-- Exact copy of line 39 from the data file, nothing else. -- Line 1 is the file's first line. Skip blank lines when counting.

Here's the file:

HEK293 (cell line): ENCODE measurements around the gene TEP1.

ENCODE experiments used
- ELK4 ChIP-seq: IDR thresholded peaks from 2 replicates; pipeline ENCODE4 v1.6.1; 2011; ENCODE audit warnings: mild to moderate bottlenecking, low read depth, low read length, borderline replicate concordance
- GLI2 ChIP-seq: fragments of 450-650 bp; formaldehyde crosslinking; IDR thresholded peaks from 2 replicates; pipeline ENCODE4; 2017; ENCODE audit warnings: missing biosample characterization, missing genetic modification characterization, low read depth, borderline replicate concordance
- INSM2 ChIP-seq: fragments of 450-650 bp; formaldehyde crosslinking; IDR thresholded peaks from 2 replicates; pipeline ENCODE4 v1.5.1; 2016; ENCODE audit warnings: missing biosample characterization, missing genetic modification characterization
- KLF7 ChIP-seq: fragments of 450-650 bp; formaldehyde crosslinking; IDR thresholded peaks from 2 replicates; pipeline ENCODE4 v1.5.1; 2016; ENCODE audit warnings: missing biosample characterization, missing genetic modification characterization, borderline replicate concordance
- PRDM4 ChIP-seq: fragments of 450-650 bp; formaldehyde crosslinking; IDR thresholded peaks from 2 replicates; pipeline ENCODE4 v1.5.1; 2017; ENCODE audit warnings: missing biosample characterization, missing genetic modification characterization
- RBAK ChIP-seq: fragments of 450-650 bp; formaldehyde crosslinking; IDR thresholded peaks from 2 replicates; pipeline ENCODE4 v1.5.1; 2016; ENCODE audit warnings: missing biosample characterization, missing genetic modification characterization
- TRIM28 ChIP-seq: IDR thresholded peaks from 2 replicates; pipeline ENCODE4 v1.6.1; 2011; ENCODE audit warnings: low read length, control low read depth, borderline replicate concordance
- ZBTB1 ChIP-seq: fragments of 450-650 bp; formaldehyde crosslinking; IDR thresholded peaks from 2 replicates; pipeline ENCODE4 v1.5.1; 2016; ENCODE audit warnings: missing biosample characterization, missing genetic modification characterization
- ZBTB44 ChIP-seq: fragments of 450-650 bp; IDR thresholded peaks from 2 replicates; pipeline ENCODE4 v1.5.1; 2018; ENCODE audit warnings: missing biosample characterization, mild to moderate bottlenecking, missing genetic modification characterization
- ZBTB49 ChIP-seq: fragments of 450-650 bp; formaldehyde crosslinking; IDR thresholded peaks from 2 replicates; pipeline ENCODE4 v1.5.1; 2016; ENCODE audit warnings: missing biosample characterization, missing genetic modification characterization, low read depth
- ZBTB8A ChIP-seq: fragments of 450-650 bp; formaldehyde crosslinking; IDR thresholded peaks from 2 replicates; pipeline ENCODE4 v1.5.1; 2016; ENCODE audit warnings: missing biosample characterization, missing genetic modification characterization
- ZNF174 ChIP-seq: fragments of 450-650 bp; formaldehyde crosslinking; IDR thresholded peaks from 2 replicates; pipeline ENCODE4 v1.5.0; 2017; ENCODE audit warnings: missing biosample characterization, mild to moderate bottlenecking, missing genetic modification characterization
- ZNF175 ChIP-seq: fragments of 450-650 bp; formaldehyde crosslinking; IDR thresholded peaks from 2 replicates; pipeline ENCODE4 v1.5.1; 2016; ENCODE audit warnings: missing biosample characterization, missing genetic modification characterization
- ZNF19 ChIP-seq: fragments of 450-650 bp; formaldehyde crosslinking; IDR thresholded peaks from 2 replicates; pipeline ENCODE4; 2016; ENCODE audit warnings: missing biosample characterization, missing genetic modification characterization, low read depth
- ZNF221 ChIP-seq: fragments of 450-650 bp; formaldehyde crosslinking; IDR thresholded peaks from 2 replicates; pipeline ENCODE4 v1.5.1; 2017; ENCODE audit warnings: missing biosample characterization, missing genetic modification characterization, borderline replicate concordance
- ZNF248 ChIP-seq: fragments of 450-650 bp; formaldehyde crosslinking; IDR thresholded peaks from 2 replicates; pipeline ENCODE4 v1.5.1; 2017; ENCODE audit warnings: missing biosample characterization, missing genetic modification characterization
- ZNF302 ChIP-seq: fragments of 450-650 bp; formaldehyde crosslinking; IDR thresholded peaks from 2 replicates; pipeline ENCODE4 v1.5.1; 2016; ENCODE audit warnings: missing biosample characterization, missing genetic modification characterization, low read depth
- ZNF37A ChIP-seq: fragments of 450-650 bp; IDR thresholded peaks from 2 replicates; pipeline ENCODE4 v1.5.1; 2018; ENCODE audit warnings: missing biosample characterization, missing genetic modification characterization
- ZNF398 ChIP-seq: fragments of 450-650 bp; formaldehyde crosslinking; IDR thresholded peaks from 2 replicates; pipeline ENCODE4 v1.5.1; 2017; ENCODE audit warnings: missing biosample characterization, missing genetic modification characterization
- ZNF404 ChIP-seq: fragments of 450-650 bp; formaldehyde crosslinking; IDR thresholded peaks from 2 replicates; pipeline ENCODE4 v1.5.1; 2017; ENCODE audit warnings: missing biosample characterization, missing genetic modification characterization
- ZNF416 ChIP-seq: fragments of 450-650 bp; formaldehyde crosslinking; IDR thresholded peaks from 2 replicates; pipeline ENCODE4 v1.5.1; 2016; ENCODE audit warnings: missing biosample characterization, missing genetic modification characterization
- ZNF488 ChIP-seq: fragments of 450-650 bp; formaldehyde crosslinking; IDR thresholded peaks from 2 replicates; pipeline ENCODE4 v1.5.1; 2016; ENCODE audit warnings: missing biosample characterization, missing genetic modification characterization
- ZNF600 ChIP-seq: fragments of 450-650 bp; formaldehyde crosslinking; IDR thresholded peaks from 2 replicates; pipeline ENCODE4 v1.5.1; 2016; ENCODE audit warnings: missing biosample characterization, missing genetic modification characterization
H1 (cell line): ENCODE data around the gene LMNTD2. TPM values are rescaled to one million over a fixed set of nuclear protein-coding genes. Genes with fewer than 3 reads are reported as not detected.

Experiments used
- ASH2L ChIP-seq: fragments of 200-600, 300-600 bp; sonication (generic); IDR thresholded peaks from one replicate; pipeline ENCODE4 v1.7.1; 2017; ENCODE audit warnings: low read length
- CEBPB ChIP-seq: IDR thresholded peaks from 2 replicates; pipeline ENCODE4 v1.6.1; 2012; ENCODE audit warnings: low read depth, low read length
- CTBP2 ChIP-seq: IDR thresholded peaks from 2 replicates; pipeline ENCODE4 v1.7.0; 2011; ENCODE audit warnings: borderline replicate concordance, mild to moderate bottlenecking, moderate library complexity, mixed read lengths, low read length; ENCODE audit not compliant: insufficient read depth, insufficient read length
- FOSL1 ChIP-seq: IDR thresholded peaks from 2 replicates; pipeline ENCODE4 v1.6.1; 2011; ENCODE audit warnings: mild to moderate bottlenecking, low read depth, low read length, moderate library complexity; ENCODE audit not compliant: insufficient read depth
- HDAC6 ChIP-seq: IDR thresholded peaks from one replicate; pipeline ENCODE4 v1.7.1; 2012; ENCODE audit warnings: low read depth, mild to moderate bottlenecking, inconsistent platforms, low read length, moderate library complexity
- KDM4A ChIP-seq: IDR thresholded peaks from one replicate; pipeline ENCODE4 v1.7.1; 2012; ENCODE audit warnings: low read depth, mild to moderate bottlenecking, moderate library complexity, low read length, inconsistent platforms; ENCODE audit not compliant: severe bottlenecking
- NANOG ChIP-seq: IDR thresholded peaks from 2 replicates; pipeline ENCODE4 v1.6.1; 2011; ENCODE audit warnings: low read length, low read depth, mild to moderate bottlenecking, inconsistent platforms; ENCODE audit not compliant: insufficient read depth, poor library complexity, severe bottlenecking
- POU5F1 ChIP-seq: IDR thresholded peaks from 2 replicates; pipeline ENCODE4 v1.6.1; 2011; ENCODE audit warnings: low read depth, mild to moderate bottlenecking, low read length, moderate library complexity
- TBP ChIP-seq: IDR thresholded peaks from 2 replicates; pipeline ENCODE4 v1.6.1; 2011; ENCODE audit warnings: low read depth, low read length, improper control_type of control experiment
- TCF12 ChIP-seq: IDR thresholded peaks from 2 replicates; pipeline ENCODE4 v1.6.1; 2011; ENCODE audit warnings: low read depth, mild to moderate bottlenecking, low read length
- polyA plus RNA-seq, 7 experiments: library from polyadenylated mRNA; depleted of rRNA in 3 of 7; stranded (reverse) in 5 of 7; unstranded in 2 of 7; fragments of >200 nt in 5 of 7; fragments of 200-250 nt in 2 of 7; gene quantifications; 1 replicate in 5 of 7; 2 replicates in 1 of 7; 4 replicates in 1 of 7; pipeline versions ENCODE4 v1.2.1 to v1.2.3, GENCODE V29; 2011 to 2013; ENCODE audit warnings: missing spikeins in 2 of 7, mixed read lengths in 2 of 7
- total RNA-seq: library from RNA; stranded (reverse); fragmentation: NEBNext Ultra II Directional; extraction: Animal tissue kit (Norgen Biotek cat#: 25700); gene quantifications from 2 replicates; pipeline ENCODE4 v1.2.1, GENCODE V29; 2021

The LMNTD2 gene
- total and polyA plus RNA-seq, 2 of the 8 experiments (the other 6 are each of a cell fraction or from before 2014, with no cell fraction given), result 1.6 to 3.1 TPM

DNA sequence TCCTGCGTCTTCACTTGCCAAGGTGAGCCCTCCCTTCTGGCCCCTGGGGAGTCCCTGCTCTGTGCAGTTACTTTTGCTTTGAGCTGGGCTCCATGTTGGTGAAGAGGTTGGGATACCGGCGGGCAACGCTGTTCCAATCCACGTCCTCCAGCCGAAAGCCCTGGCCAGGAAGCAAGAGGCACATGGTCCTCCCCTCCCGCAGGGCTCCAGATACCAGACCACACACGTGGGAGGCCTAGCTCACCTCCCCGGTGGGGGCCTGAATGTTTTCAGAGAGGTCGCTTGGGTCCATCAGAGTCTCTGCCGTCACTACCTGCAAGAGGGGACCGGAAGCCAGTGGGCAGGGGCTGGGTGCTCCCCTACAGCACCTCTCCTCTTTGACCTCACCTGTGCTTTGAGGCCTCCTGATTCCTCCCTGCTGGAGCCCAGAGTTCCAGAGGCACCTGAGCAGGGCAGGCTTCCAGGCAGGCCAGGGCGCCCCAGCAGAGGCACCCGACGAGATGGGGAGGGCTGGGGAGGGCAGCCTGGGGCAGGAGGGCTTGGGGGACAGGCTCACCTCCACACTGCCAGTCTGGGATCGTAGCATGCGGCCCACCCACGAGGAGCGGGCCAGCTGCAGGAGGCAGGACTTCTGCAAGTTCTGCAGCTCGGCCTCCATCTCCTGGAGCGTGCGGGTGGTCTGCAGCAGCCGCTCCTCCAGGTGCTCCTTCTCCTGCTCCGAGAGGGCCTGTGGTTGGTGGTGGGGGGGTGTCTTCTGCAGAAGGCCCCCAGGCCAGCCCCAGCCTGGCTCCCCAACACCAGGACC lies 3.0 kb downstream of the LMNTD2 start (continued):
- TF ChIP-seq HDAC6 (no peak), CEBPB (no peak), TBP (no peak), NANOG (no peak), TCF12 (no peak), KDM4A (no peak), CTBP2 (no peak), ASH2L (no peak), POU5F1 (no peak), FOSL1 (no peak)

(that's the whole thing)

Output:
- total RNA-seq: library from RNA; stranded (reverse); fragmentation: NEBNext Ultra II Directional; extraction: Animal tissue kit (Norgen Biotek cat#: 25700); gene quantifications from 2 replicates; pipeline ENCODE4 v1.2.1, GENCODE V29; 2021